That's about the end of the bombs for which the Bush administration is directly responsible, but there are several others whose ticking has become too loud to ignore. The Bush administration appears to believe that its tax cuts and spending profligacy will be bailed out by economic growth and the rising tax revenues consequent on it; the other bombs will prevent any such happy circumstance occurring.
First, there's the trade deficit, written about warningly by commentators when it hit $400 billion per annum in 2000, and again when it hit $500 billion per annum in 2002, and now apparently approaching $600 billion per annum. At some point, foreigners will stop buying this enormous quantity of U.S. Treasury bonds, and the dollar will have to decline sharply to bring the deficit back towards balance. Any rapid expansion in the U.S. economy would make the trade deficit worse, and hence precipitate a foreign exchange crisis. While the collapse in the value of the U.S. dollar will benefit exports, its deflationary effect on the rest of the world will be severe, as will the effect of the sharp rise in U.S. interest rates that is likely to accompany it.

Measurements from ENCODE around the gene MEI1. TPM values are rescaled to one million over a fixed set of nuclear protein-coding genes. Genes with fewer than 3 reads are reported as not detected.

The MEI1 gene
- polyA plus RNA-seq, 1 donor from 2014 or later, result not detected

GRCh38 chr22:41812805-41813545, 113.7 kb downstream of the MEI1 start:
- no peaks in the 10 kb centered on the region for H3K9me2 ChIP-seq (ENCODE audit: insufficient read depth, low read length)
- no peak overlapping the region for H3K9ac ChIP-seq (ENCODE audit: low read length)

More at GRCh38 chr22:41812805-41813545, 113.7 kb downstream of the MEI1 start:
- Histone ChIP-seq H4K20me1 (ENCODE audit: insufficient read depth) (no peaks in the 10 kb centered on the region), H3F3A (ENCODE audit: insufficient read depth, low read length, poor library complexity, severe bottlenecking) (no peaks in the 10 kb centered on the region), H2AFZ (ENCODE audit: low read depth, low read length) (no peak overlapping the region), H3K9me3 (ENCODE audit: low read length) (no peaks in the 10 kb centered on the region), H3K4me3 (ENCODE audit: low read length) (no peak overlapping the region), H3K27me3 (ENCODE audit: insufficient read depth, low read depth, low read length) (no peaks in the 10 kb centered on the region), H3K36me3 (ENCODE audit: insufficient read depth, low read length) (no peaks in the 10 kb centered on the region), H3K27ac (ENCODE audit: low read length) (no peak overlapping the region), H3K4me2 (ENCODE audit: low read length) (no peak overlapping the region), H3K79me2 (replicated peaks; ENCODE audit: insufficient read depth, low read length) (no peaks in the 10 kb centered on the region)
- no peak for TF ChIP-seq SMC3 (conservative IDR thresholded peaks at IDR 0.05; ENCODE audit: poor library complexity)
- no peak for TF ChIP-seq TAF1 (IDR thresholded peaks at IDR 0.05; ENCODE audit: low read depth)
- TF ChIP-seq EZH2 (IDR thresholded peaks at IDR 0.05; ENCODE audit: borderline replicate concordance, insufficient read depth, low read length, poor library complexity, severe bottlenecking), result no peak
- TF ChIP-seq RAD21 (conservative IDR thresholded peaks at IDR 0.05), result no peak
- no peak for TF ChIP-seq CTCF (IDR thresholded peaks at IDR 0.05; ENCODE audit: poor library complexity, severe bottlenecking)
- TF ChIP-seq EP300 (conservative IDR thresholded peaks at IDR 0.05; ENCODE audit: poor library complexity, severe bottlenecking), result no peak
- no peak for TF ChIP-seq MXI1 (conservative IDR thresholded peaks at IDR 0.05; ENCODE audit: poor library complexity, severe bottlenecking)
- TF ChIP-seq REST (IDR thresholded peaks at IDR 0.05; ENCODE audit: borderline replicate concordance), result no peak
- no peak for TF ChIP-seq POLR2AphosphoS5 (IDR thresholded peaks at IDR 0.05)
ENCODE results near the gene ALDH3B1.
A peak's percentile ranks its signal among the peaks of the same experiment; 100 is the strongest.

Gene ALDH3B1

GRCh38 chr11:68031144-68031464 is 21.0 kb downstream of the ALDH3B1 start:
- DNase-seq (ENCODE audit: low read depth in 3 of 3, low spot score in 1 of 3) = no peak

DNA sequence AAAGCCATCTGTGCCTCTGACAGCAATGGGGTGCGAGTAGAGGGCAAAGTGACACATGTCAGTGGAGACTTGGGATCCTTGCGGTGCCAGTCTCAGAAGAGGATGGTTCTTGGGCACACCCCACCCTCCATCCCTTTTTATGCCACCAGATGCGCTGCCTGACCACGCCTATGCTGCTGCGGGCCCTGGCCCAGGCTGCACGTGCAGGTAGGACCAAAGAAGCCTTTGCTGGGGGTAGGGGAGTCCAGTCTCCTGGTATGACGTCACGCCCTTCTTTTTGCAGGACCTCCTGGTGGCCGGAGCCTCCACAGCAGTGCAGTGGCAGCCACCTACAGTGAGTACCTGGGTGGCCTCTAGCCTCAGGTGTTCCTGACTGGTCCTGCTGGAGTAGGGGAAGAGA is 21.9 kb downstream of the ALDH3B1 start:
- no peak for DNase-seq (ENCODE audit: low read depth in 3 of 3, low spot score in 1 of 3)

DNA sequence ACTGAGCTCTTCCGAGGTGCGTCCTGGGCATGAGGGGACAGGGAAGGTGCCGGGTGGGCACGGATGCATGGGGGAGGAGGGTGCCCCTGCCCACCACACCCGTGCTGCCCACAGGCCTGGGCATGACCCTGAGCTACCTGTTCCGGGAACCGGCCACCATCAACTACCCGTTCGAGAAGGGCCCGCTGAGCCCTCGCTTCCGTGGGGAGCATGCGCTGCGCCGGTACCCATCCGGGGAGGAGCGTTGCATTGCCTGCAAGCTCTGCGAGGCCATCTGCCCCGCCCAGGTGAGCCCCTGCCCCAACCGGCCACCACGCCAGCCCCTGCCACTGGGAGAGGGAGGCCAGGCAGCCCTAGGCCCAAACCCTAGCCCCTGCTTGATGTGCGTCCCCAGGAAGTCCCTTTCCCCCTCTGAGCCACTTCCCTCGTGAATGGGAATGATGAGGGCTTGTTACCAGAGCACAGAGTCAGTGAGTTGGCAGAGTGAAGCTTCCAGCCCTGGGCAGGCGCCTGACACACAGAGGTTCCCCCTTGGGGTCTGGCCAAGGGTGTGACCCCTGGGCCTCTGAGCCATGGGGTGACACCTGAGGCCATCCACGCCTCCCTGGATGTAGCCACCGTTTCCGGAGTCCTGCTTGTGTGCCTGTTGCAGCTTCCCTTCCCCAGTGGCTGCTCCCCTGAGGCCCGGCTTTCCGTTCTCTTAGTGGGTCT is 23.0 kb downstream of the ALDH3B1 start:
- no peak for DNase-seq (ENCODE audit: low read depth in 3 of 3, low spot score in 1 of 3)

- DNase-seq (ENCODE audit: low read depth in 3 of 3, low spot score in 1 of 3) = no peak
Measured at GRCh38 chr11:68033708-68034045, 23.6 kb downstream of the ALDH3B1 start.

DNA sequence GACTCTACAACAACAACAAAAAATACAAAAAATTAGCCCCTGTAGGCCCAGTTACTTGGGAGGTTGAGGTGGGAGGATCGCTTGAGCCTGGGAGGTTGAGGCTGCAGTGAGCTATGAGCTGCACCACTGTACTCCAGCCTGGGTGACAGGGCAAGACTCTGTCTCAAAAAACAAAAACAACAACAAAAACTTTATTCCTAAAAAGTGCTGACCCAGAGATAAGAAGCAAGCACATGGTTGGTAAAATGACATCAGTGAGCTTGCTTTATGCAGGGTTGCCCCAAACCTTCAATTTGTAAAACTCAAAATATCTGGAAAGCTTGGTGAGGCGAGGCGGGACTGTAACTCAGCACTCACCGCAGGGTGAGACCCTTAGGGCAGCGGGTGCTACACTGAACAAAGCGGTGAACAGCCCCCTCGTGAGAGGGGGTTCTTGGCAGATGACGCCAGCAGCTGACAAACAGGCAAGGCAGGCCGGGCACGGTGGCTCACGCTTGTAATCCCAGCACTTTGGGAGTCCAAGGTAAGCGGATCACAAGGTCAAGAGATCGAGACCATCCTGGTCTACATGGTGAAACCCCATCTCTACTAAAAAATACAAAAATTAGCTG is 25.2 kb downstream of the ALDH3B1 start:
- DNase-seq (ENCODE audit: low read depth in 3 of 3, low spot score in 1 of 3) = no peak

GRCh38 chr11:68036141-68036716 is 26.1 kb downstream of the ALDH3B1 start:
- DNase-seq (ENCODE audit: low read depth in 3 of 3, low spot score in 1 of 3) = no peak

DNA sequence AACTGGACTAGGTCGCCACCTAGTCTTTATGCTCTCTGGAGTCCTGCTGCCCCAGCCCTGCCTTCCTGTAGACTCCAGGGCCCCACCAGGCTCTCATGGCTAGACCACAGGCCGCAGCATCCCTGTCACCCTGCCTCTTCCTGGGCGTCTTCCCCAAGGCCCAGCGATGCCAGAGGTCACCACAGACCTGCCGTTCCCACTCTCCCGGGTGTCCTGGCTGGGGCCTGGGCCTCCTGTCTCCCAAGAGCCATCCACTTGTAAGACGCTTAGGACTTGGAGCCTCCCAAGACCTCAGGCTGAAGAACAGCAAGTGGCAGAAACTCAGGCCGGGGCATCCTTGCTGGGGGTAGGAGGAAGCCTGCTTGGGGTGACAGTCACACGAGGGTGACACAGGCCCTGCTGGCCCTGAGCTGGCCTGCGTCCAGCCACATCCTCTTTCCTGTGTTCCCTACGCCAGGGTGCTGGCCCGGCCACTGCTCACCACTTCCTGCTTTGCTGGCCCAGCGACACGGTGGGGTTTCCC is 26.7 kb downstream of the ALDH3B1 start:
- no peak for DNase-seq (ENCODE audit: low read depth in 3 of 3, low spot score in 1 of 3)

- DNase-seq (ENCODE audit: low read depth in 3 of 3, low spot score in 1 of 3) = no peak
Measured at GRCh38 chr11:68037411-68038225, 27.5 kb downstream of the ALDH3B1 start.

The excessive money creation by the U.S. Federal Reserve is also likely to cause a crisis in the near future, this one due to rising inflation. U.S. house prices are currently rising at their fastest rate in 25 years, reducing housing affordability accordingly and inflating a housing bubble larger than that which ended the 1980s. This is both a problem in itself and a signal of further problems to come. Needless to say, a rise in inflation accompanied by a withdrawal of foreign central bank support for the dollar will cause a truly spectacular collapse in the bond markets at some point.